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Intern Med . A Comparison of Clinical Presentations in Coronavirus Disease 2019 Caused by Different Omicron variants in Japan: A Retrospective Study

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  • Intern Med . A Comparison of Clinical Presentations in Coronavirus Disease 2019 Caused by Different Omicron variants in Japan: A Retrospective Study

    Intern Med


    . 2023 May 24.
    doi: 10.2169/internalmedicine.1399-22. Online ahead of print. A Comparison of Clinical Presentations in Coronavirus Disease 2019 Caused by Different Omicron variants in Japan: A Retrospective Study

    Ryutaro Hirama 1 , Kenichiro Takeda 1 , Seiichiro Sakao 1 , Hajime Kasai 1 2 3 , Shizu Miyata 1 , Kohei Shikano 1 , Akira Naito 1 , Mitsuhiro Abe 1 , Takeshi Kawasaki 1 , Ayako Shigeta 1 , Taka-Aki Nakada 4 , Hidetoshi Igari 5 , Takuji Suzuki 1



    AffiliationsAbstract

    Objective We evaluated the clinical differences in coronavirus disease 2019 (COVID-19) patients between the sixth wave with the Omicron BA.1/BA.2 dominant variant (from January to April 2022) and seventh wave with the Omicron BA.5 dominant variant (from July to August 2022). Methods This retrospective, single-center, observational study included COVID-19 patients admitted to our institution in the sixth wave (sixth-wave group) and the seventh wave (seventh-wave group). Inter-group comparisons of clinical presentations, the prognosis, and proportion of nosocomial infections were performed. Results A total of 190 patients were included (93 and 97 patients in the sixth- and seventh-wave groups, respectively). While there were no significant differences in severity, significantly more patients developed pneumonia caused by COVID-19 in the sixth-wave group than in the seventh-wave group. Although there was no marked difference in in-hospital deaths, more patients died from COVID-19 in the sixth-wave group than in the seventh-wave group. There were significantly more COVID-19 inpatients with nosocomial infections in the seventh-wave group than in the sixth-wave group. Pneumonia from COVID-19 was significantly more severe in the sixth-wave group than in the seventh-wave group. Conclusions COVID-19 patients in the seventh wave are at a lower risk of pneumonia than those in the sixth wave. However, even in the seventh wave, patients with underlying diseases have a risk of death because of the exacerbation of underlying diseases triggered by COVID-19.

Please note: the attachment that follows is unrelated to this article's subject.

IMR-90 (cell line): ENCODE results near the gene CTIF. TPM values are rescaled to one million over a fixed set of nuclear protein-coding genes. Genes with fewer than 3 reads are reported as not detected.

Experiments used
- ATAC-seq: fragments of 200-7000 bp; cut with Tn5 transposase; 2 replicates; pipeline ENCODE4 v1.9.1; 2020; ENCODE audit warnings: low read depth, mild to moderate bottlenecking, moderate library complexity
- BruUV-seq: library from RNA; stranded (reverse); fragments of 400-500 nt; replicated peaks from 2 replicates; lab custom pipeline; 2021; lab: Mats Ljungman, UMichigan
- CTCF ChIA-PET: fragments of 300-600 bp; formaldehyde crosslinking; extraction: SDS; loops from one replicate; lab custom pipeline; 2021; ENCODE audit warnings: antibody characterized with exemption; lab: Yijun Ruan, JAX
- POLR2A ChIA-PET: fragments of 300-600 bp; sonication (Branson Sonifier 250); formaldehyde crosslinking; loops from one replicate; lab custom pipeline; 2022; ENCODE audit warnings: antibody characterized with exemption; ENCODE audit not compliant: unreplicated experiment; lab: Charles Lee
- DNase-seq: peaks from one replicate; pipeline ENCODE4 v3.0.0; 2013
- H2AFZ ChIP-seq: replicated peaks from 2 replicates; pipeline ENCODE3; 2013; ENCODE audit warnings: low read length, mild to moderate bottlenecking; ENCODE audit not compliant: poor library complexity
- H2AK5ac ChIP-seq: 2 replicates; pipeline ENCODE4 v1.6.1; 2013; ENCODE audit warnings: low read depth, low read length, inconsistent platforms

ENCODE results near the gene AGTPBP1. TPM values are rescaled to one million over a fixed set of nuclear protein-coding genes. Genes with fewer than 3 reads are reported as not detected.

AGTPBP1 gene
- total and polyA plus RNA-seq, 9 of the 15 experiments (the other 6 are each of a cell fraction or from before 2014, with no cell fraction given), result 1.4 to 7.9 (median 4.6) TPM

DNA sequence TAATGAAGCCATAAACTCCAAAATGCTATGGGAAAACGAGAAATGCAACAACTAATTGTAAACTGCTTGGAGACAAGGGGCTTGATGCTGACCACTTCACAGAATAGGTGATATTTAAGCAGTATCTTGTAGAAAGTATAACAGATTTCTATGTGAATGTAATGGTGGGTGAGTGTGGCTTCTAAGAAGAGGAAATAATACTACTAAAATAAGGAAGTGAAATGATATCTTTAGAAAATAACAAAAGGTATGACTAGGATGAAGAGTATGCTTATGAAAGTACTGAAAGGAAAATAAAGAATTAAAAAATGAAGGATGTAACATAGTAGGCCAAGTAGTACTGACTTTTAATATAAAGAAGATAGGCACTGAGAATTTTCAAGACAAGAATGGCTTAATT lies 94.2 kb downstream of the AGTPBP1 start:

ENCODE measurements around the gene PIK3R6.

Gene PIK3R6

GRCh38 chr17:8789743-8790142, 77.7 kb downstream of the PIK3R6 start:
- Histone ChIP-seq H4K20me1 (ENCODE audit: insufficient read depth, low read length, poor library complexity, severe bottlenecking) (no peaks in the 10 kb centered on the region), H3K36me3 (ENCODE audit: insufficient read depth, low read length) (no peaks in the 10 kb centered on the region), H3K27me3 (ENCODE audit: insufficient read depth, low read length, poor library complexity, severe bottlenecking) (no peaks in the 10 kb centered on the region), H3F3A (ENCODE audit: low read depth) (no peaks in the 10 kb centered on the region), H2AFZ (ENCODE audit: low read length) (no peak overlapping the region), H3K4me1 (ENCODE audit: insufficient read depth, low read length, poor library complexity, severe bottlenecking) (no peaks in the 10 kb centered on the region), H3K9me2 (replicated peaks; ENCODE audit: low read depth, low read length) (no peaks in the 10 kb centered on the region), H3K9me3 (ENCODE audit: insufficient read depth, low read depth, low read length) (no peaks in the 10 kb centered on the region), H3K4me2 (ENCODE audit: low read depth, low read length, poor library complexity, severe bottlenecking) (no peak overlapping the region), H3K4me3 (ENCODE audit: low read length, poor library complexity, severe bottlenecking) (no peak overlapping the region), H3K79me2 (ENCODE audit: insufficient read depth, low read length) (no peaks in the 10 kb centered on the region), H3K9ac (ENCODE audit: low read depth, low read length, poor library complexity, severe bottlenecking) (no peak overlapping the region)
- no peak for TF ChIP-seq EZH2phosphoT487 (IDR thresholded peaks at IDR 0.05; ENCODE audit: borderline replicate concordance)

Keywords: coronavirus disease 2019; nosocomial infection; omicron variant; pneumonia.

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